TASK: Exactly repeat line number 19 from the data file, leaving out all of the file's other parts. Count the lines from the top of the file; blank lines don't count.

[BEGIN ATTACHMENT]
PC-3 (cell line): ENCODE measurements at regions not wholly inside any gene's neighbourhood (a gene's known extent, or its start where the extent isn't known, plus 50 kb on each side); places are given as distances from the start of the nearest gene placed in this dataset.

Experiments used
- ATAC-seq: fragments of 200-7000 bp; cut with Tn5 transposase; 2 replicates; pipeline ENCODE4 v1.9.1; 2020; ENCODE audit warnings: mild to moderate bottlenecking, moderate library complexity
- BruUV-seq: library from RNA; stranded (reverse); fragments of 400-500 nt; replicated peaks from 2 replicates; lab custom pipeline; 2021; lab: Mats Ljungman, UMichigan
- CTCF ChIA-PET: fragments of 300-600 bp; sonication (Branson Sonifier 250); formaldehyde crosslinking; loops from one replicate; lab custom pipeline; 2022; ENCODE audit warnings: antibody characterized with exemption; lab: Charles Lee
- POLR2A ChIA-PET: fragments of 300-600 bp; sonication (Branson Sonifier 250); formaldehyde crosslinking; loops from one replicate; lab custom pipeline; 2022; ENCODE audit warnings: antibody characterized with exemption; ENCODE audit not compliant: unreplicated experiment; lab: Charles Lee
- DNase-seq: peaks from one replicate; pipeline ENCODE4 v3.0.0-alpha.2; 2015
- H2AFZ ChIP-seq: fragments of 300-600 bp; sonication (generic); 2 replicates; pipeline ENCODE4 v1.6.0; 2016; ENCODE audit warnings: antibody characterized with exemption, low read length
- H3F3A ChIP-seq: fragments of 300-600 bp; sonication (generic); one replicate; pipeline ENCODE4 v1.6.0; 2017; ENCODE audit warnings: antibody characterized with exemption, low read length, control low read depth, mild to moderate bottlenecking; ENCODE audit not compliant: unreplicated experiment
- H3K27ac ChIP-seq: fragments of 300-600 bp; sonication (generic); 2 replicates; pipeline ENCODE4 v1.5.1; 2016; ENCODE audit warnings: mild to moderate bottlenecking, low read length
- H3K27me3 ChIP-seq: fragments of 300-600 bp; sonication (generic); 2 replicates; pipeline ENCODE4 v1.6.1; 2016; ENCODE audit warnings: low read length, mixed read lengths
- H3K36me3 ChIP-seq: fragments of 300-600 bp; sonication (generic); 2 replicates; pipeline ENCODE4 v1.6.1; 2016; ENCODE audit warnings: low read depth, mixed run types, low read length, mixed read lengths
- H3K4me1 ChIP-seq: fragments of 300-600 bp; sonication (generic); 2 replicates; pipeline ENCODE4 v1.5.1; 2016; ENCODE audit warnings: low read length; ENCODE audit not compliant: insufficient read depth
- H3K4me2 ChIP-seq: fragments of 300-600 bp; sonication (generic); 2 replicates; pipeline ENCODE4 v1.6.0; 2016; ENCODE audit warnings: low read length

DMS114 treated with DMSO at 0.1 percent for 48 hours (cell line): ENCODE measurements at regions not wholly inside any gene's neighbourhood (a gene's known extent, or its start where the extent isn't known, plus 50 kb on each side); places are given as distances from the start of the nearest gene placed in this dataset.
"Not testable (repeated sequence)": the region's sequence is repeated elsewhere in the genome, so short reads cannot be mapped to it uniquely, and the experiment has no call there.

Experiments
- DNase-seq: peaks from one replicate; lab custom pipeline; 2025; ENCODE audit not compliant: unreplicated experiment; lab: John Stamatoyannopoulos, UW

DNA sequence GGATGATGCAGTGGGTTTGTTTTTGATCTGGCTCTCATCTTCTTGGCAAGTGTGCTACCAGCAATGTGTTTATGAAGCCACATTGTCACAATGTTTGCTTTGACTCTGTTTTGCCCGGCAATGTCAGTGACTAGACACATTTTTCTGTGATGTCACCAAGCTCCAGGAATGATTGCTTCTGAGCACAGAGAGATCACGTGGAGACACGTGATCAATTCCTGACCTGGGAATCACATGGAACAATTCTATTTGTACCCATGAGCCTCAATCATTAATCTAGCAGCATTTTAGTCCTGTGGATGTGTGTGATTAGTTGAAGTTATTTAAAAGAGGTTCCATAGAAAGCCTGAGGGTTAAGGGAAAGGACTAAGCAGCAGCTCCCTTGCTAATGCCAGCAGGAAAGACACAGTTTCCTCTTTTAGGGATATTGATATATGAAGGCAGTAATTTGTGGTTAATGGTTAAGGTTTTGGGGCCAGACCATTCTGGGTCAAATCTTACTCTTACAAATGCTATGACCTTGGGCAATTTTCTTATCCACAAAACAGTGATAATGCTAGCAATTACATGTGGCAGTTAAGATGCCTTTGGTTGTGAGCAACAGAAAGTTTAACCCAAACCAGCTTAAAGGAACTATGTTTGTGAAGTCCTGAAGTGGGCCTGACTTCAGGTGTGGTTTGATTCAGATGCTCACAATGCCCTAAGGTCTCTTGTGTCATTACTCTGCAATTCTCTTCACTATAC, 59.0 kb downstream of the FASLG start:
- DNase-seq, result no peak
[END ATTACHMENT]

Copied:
DNA sequence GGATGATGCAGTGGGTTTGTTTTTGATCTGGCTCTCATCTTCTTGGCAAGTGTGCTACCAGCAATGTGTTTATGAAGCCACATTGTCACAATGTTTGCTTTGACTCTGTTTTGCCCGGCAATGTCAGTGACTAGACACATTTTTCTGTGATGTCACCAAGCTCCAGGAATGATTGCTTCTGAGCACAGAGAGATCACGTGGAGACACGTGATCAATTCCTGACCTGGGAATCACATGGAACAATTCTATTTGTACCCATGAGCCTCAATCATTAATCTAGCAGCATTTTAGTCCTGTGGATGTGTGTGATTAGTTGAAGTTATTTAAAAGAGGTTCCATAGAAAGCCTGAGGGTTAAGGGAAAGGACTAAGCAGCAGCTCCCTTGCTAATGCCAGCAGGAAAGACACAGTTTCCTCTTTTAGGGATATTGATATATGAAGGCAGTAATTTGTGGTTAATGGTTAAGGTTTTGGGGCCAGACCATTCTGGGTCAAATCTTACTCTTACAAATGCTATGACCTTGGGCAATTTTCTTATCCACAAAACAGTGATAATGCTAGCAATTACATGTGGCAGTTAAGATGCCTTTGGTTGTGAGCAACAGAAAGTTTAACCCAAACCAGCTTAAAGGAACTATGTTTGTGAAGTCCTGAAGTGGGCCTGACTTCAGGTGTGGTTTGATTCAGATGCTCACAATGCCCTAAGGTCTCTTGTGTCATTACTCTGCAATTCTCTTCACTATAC, 59.0 kb downstream of the FASLG start: